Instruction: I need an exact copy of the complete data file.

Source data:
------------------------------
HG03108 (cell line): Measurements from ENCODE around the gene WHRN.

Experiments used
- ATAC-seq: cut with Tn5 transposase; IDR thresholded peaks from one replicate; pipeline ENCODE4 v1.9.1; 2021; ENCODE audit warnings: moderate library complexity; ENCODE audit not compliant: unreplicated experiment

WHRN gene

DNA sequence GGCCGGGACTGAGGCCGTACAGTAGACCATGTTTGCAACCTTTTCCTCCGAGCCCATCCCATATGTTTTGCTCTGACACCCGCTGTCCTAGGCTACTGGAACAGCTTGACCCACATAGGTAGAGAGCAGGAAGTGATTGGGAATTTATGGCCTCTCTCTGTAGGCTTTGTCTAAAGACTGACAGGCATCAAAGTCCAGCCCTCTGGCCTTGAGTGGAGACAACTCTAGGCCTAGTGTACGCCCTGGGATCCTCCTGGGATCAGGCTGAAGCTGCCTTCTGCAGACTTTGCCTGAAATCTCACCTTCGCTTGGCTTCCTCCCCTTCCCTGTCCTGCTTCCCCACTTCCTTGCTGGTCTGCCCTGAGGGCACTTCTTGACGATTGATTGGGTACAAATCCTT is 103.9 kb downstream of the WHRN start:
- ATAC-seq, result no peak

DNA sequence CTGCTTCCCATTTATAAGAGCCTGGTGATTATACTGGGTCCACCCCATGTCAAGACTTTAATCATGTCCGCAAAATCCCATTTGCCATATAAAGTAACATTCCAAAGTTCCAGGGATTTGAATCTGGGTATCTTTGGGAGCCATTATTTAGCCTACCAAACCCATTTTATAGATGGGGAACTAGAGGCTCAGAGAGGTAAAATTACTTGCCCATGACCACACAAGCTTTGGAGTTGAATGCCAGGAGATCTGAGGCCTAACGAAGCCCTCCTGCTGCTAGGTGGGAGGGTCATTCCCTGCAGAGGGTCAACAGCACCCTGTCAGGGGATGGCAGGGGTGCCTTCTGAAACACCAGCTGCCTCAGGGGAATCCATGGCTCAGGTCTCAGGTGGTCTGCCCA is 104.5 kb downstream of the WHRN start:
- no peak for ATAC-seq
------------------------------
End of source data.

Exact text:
HG03108 (cell line): Measurements from ENCODE around the gene WHRN.

Experiments used
- ATAC-seq: cut with Tn5 transposase; IDR thresholded peaks from one replicate; pipeline ENCODE4 v1.9.1; 2021; ENCODE audit warnings: moderate library complexity; ENCODE audit not compliant: unreplicated experiment

WHRN gene

DNA sequence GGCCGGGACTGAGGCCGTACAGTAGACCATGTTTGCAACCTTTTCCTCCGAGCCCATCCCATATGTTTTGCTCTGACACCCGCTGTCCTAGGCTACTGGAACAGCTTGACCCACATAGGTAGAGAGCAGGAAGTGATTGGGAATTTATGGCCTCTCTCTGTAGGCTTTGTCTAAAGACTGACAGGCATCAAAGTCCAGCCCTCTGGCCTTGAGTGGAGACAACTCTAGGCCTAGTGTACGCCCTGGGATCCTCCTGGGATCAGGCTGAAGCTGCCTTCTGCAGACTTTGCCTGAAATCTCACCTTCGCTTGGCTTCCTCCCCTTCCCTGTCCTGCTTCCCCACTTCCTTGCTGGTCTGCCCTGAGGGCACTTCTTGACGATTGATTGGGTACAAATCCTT is 103.9 kb downstream of the WHRN start:
- ATAC-seq, result no peak

DNA sequence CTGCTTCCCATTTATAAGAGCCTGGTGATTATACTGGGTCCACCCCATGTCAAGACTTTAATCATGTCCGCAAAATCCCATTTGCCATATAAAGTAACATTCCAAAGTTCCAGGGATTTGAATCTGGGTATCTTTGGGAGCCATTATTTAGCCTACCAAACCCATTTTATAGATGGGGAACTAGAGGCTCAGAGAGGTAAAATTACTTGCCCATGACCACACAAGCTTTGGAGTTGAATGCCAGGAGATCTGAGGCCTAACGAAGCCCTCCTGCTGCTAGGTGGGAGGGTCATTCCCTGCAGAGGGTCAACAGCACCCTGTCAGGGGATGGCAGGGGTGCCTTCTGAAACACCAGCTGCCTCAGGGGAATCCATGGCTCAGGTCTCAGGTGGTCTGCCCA is 104.5 kb downstream of the WHRN start:
- no peak for ATAC-seq